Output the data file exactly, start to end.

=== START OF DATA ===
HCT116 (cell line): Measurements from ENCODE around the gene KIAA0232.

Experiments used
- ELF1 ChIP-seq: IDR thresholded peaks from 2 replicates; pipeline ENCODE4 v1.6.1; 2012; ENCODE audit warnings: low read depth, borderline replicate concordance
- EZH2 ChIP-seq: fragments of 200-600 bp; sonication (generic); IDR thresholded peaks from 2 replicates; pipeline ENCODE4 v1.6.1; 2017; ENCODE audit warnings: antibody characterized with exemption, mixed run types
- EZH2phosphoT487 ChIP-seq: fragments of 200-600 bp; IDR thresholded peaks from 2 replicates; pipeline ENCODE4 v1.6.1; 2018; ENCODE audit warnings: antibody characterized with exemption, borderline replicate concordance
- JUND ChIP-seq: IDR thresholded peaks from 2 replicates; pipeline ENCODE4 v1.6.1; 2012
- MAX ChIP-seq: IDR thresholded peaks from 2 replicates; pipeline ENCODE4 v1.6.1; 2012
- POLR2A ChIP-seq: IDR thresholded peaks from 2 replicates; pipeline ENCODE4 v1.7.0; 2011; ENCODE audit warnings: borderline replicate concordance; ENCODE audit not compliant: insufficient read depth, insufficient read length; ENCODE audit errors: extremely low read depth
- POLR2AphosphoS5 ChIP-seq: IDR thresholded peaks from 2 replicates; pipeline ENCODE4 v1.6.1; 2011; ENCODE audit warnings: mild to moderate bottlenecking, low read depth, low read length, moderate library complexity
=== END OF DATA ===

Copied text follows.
HCT116 (cell line): Measurements from ENCODE around the gene KIAA0232.

Experiments used
- ELF1 ChIP-seq: IDR thresholded peaks from 2 replicates; pipeline ENCODE4 v1.6.1; 2012; ENCODE audit warnings: low read depth, borderline replicate concordance
- EZH2 ChIP-seq: fragments of 200-600 bp; sonication (generic); IDR thresholded peaks from 2 replicates; pipeline ENCODE4 v1.6.1; 2017; ENCODE audit warnings: antibody characterized with exemption, mixed run types
- EZH2phosphoT487 ChIP-seq: fragments of 200-600 bp; IDR thresholded peaks from 2 replicates; pipeline ENCODE4 v1.6.1; 2018; ENCODE audit warnings: antibody characterized with exemption, borderline replicate concordance
- JUND ChIP-seq: IDR thresholded peaks from 2 replicates; pipeline ENCODE4 v1.6.1; 2012
- MAX ChIP-seq: IDR thresholded peaks from 2 replicates; pipeline ENCODE4 v1.6.1; 2012
- POLR2A ChIP-seq: IDR thresholded peaks from 2 replicates; pipeline ENCODE4 v1.7.0; 2011; ENCODE audit warnings: borderline replicate concordance; ENCODE audit not compliant: insufficient read depth, insufficient read length; ENCODE audit errors: extremely low read depth
- POLR2AphosphoS5 ChIP-seq: IDR thresholded peaks from 2 replicates; pipeline ENCODE4 v1.6.1; 2011; ENCODE audit warnings: mild to moderate bottlenecking, low read depth, low read length, moderate library complexity